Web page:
CAIRO: In the dusty street outside her home, just above the newest disaster area in Moqattam, Ola waves a yellowed, tattered housing permit. The permit, over 20 years old, allows Ola and her family to occupy one of the original government flats in the Moqattam Hills – but the arrangement was only supposed to be temporary, Ola insists. “We keep asking the government, when will we be able to move? The government makes promises, but nothing happens.
Manshiyet Nasser and Duweiqa residents are hopeful that the recent tragedy will spur the government to action, not just promises. They know hundreds of housing units are available in Cairo, part of Suzanne Mubarak’s “gift to the poor. They also know similar tragedies have occurred in recent years with little action resulting.
People living in the Moqattam slums were afraid of the rock before it crashed down on them last Saturday. Similar rockslides have claimed scores of lives since the region was first settled over three decades ago. A conspicuous gray scar on the cliffs marks the scene of a 1993 slide that killed thirty.
Inside her home, Ola points to the one-inch-wide crack that runs from her storage room into her kitchen, across the ceiling and down two walls. On the edge of a cliff exactly like the one that fell Saturday morning, Ola’s home is literally sliding from its foundation. Ola’s neighbors revealed similar structural flaws in their walls, ceilings, and foundations. Residents patch gaping cracks with plaster and cement, but gravity pulls them open again. Some of the cracks are big enough to serve as skylights.
With the official death toll over 70, the biggest boulders remain unmoved, and an untold number lies beneath the rubble. But “rubble is not an accurate description of scale: viewed from above, the size of the boulders is staggering – individual boulders are as tall as the cliffs themselves, as wide as a half-dozen homes. Entire houses remain buried, along with whole families – and the stench of the unseen dead is rising.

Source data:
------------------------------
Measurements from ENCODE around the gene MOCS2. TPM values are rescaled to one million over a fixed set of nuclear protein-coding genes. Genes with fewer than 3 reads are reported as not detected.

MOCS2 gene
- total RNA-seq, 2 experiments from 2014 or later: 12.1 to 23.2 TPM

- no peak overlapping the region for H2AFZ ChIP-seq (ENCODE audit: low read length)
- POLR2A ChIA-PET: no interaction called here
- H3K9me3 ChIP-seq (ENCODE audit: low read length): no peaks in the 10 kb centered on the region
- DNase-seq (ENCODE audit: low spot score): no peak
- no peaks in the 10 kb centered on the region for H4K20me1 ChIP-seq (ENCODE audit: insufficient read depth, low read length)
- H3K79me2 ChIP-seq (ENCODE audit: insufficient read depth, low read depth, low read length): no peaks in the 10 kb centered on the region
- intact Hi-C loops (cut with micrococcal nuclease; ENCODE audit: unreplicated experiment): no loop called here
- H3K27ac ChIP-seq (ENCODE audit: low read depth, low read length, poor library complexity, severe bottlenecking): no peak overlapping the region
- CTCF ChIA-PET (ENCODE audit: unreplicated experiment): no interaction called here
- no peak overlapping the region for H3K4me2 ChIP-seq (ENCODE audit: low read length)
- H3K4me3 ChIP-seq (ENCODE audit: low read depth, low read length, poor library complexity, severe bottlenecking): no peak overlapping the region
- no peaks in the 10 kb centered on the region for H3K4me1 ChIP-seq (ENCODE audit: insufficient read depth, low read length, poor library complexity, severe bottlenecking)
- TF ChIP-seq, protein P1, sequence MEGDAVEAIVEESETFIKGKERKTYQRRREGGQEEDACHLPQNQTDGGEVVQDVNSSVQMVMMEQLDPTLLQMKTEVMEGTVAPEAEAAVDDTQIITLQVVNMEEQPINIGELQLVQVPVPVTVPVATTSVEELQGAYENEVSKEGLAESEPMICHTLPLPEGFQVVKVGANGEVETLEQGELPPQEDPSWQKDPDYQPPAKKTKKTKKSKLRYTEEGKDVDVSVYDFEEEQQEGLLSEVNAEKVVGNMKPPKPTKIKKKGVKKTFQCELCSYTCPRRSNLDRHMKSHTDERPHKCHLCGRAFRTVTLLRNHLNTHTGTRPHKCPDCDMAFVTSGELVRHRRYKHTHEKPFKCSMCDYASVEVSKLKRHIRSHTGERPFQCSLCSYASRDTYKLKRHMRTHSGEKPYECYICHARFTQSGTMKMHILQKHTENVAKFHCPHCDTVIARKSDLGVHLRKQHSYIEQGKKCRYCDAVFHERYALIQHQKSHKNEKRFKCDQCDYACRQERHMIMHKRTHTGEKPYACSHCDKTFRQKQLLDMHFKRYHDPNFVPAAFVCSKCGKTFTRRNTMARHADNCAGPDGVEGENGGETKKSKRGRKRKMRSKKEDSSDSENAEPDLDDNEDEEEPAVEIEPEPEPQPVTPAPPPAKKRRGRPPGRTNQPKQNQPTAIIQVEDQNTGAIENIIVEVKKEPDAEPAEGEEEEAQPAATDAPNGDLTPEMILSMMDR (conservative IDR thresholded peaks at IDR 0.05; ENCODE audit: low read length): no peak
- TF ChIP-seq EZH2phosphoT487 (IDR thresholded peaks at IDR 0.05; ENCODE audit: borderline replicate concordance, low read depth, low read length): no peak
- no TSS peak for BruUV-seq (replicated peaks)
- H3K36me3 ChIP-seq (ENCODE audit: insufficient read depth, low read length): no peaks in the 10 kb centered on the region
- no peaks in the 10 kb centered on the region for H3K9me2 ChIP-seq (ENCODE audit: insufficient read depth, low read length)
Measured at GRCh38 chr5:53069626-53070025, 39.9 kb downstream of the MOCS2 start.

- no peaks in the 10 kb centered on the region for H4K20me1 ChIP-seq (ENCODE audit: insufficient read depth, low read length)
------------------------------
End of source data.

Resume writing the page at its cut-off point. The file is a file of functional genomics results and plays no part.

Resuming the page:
Construction equipment onsite as of Wednesday – when this reporter made his way past the guards, into the hills – consisted of two backhoes, a grader, and a lot of hands. Saint Simon may have moved Moqattam with prayer, but the current effort will require heavy equipment and ingenuity – and much more of both than was present on Wednesday.
The latest reports from the Middle East News Agency (MENA) say that, as of Friday, Sept. 12, heavy equipment has been temporarily set aside in favor of chemical treatments that will dissolve the rock, breaking it into moveable pieces. Even after the debris has been removed, however, the larger problem of the slums will remain largely unaddressed.
Thousands of living slum residents are financially trapped in crumbling flats, without hope of economic or geographic mobility, perched on the edge of disaster.
While Egypt has seen marked growth in the 21st century, little of that growth has trickled down to places like Manshiyet Nasser and Duweiqa, where the economy is as stagnant as the ditchwater lining the alleys. Garbage collection and the underground recycling industry cannot provide for everyone. Since the government cannot stimulate growth across social strata, it must care for the overwhelming majority left behind; hence the controversial bread and fuel subsidies. And, when the government cannot subsidize the poor, it abandons them.
Haret Abu Khalaf, the alleyway where Ola’s family lives, is teeming with boisterous children. Children are good at making lemonade out of lemons, as the expression goes. Watching the Abu Khalaf kids play, taunting each other atop piles of garbage, the slum’s endemic environmental and economic crisis seems far away. But parents like Ola have little to smile about.
Gravity is a grave concern, but there are other, more insidious threats to the slums’ populations. Obviously, living amidst garbage comes at great epidemiological risk. Children lack access to schools and adequate medical care, and clean water is often hard to find. Noxious fumes from the smelting of toxic materials carpet the district at night, when the air is heavy with humidity, causing chronic respiratory problems. Without consistent work in the mainstream economy, Moqattam families live hand-to-mouth.
The government has promised to relocate people living in the most endangered areas of Manshiyet Nasser and Duweiqa, and to open the area to traffic, by late Friday. None of the residents Daily News Egypt spoke to had been advised of the impending move. Moreover, mass relocation – a daunting project that will not happen overnight, if it happens at all – will reduce only the most superficial threat to people living in the crowded hill slums. Moving people out from under the cliffs will not move them into the mainstream.
A long-term, focused plan for economic revitalization, one that creates a place for residents of places like Manshiyet Nasser and Duweiqa in the mainstream economy, offers the only hope of alleviating the systemic poverty at the foundation of Cairene society. Anything else is just more of the same: empty promises, insincere condolences.
In the meantime, far from consoled by the relief effort, Haret Abu Khalaf families told Daily News Egypt, “We are so scared, we can’t sleep at night.